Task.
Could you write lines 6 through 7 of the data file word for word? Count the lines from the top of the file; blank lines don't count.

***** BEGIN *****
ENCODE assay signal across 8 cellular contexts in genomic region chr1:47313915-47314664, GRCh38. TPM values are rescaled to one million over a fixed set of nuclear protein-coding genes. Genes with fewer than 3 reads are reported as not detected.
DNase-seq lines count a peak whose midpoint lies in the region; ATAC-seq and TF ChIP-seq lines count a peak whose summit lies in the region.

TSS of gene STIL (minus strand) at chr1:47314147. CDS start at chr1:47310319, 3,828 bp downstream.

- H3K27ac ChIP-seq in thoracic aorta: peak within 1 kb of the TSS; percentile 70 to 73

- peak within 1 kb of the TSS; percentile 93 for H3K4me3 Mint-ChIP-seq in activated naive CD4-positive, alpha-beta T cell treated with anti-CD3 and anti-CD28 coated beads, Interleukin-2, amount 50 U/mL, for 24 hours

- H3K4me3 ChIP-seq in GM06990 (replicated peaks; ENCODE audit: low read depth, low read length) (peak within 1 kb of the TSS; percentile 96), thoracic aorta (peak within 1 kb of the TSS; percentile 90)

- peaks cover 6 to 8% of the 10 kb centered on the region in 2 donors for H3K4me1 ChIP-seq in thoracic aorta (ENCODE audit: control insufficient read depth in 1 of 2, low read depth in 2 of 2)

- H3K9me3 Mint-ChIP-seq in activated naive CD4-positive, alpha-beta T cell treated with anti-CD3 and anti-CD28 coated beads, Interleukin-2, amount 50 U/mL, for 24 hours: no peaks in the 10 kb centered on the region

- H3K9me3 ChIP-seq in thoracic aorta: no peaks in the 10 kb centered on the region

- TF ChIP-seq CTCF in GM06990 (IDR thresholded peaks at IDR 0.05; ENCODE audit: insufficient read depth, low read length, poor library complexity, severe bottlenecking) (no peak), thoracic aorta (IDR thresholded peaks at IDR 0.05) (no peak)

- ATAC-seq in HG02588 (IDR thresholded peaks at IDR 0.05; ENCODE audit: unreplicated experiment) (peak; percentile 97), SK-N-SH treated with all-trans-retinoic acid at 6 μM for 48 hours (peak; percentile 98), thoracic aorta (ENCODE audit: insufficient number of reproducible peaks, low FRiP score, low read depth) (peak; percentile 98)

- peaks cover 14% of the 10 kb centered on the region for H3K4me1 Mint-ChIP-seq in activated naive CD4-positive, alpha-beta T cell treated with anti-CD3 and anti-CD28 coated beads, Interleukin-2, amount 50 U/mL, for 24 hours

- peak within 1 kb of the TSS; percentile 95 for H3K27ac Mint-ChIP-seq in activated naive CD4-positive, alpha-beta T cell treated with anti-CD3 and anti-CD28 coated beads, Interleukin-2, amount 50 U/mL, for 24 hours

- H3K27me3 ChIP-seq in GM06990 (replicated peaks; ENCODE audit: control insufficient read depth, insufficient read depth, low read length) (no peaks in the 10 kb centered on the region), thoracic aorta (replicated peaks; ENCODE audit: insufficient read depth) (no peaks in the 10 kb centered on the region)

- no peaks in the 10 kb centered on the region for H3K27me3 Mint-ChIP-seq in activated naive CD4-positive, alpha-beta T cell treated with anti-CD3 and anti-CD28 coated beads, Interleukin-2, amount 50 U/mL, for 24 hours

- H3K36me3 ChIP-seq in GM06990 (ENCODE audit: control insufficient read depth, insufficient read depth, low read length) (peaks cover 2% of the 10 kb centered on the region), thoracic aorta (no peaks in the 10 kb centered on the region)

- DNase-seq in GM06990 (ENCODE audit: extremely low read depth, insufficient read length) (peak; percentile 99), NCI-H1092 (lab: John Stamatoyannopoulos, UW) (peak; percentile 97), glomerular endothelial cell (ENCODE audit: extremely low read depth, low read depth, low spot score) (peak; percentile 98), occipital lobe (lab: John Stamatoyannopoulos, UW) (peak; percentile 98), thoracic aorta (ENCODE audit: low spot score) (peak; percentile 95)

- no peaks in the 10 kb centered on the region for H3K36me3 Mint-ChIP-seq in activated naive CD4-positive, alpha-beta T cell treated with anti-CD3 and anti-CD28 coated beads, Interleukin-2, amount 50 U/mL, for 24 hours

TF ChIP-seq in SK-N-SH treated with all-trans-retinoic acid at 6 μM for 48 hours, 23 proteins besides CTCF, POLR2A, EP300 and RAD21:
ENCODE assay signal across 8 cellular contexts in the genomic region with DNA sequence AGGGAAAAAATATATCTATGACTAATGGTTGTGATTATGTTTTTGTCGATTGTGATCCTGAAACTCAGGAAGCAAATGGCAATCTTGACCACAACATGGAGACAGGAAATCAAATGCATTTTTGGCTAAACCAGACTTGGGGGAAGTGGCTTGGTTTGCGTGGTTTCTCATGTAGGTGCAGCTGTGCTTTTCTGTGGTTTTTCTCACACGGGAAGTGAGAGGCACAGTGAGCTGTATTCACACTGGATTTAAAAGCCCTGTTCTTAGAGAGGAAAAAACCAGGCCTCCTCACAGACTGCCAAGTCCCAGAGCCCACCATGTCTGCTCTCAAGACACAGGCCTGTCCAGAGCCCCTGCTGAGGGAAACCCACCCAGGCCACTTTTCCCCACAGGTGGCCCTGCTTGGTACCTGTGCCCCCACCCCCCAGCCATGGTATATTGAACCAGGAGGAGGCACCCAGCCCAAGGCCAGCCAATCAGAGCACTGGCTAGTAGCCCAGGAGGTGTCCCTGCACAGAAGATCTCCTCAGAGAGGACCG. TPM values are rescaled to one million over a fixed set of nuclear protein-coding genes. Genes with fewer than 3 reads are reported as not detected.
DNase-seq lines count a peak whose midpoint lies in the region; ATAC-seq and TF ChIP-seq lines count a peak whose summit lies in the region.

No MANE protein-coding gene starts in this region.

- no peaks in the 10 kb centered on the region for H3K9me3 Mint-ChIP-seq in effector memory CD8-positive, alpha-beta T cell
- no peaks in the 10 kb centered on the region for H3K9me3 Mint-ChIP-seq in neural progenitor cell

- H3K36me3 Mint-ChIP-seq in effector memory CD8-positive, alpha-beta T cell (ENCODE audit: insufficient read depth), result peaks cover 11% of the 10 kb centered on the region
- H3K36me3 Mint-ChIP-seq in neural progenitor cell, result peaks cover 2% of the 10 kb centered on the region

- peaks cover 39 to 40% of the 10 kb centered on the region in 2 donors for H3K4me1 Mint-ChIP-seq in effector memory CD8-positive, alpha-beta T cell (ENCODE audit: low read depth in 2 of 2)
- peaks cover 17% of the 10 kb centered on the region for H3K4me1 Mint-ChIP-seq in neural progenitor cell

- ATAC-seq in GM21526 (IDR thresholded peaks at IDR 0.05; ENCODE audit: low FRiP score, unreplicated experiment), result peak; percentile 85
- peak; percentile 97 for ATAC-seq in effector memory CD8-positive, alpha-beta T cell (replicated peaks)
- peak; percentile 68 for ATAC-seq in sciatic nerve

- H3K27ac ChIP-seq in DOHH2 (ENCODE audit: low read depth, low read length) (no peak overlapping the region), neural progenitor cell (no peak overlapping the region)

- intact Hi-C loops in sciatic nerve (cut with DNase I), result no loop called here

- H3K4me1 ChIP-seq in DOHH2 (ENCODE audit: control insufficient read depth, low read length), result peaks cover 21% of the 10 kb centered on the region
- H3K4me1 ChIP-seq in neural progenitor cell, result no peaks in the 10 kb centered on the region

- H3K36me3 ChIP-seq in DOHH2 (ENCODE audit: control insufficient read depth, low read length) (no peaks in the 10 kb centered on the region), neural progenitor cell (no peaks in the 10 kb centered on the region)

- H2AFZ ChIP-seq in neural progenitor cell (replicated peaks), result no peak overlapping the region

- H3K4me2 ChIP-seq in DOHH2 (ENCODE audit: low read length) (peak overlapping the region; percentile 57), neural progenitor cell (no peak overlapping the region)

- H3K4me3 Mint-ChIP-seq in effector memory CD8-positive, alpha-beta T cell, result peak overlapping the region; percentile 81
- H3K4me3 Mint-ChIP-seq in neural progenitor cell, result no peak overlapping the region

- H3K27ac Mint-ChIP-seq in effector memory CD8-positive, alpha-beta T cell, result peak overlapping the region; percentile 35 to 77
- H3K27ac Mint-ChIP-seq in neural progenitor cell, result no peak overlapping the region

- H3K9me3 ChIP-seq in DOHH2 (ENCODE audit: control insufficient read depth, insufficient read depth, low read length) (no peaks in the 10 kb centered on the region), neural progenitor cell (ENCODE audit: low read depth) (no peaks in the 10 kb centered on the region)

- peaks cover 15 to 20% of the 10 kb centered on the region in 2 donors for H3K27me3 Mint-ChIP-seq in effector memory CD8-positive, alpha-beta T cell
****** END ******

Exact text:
- H3K4me3 ChIP-seq in GM06990 (replicated peaks; ENCODE audit: low read depth, low read length) (peak within 1 kb of the TSS; percentile 96), thoracic aorta (peak within 1 kb of the TSS; percentile 90)

- peaks cover 6 to 8% of the 10 kb centered on the region in 2 donors for H3K4me1 ChIP-seq in thoracic aorta (ENCODE audit: control insufficient read depth in 1 of 2, low read depth in 2 of 2)